Nintendo have made serious errors with 3DS, but they've reacted strongly and reacted quickly. They remain a company that, despite their reputation for relying on their true and tested franchises, take massive risks that few other companies would even contemplate. Slashing the price of their newest portable system by a third (globally) only months after launch is an enormous risk, in an increasingly competitive portable market, but it shows serious balls.

Hats off to Iwata and co for being so humble about it, too. Sony responded to PS3's initial failings with a mixture of incompetence and arrogance. Hopefully things will get better for 3DS and its players from here on out.

Posted:3 years ago

#4

Jim Webb Executive Editor/Community Director, E-mpire Ltd. Co.

2,287 2,507 1.1
Most of the analysts in this article aren't suggesting tough times ahead so I don't quite get the headline. This is a trade site with no need for melodramatic headlines to catch views.

I personally see this as an excellent opportunity for investment. I doubt it will reach the peak levels of 2007 value but it most certainly will gain value through at least September when TGS takes place. I expect more Wii U to be announced and investors will have another chance for big bull or bear action depending on the news. I suspect it will continue to go up.

But I've noticed Nintendo investors tend to also be social gaming sector investors. Anything Nintendo does that doesn't steer toward social gaming rocks their stock. I'm hopeful this new low in stock price will attract investors not quite to tied up in the social gaming sector to better isolate the value.

As for bouncing back, this is Nintendo we are talking about. They always bounce back or break down barriers. This is not a roll over a die company. You don't operate a business for over 100 years and have no more than 3 quarterly losses in history (all grounded in unfriendly currency exchange rates) just to tuck tail and run at the any sign of trouble.

Posted:3 years ago

#5
Nintendo and the 3DS will be measured by the sales success and/or failure of Mario Land & Mario 7 this Christmas. If the 3DS ends up leading to lower-than-usual sales for these franchises, it will have been a disaster. Higher than usual (or typical) sales - and you watch the analysts turn around, and call the 3DS the best thing ever in gaming.

I think it speaks volumes that *I* still haven't got a 3DS: the two main reasons being the lack of games, and the small screen (its *tiny* compared to the PSP, smart phones, and even the DS XL). Price was always secondary to me - its not *that* expensive (and since I'm getting "older", I tend to game mostly at home now...).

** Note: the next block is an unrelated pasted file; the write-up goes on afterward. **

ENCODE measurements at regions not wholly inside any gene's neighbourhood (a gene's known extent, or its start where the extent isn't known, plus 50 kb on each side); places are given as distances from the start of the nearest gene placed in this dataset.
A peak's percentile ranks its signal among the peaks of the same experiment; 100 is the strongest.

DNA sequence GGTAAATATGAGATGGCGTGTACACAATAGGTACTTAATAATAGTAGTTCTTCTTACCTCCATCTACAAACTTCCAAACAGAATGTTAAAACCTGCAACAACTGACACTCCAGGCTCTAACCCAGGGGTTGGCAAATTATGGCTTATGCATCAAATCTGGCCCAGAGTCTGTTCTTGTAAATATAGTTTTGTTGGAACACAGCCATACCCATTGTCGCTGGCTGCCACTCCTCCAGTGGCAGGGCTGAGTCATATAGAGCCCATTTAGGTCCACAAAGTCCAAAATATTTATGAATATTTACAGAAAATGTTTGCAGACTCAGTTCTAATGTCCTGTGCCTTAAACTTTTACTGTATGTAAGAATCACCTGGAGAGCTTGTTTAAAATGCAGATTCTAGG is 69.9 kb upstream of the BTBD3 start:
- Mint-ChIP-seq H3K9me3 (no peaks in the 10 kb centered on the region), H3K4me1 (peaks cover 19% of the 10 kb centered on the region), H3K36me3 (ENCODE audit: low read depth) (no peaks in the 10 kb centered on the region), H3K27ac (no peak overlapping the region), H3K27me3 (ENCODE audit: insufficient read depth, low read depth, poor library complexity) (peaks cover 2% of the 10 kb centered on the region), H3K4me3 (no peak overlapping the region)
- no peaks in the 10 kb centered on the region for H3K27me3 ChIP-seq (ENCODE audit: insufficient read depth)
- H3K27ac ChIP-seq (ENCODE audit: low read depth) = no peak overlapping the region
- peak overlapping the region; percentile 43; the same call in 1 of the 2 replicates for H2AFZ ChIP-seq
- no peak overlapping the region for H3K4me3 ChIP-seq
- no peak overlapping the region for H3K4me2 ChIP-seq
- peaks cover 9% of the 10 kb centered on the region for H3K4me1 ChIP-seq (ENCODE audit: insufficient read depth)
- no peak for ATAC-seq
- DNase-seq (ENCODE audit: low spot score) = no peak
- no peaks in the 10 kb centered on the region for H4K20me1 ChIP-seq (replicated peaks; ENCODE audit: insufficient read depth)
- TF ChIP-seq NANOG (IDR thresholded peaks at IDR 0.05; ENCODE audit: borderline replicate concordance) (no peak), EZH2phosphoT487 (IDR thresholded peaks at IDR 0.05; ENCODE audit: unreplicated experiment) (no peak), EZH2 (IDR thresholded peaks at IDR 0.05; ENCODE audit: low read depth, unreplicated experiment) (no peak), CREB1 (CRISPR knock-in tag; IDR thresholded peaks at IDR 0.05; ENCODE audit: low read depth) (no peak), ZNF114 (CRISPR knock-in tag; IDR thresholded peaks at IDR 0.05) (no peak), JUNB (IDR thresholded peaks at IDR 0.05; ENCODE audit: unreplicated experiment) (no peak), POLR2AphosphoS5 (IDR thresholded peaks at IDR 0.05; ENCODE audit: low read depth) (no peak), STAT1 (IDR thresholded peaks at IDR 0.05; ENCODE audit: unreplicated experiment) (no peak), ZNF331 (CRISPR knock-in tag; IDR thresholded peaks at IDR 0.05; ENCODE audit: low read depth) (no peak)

On the other hand, I can't wait for the WiiU - I'll be lining up midnight to pick one up, just like I did when the Wii launched...

Posted:3 years ago

#6

Richard Pygott Level Designer

40 13 0.3
The main selling point of the 3DS is the 3D Gaming without glasses, but this cannot be demonstrated in marketing or advertising. You have to actually hold the console in your hands to see the benefit. I don't think the Sony Vita is a threat at all, Nintendo will not see it as threat.

As far as a bad Launch, Sony had a bad launch with a drought of Software for the PS2 and PS3 & we all know how that faired, 130million plus, and nearing 50million plus.

Posted:3 years ago

#7

John Blackburne Programmers

41 0 0.0
I think this makes the point about the competitive threat from phones rather well

[link url=http://www.penny-arcade.com/comic/2011/8/1/fire/
]http://www.penny-arcade.com/comic/2011/8...[/link]

The comparison with the PS3 is also interesting when you consider the competition: many people thought it stood little chance against the 360 which cost less and launched first. But it's now outsells the 360 both in hardware and software, mostly due to mis-steps from MS (launching too early and cutting corners). I can't see Apple making the same mistakes - or if they do it will be Google who benefit, not Nintendo.

Posted:3 years ago

#8

Martyn Brown Managing Director, Insight For Hire

141 56 0.4
Musing analysts in wise after the event shocker?

Posted:3 years ago

#9

Tony Johns

520 12 0.0
Nintendo needs to abandon Region Locking, because with the Kinect and the iPhone apps stealing the casual market from Nintendo that they won over back 5 years ago, Nintendo needs to appeal more to the import gamers as well as to their hard core Nintendo fans that will always buy a 3DS or Wii U when it comes out.

Posted:3 years ago

#10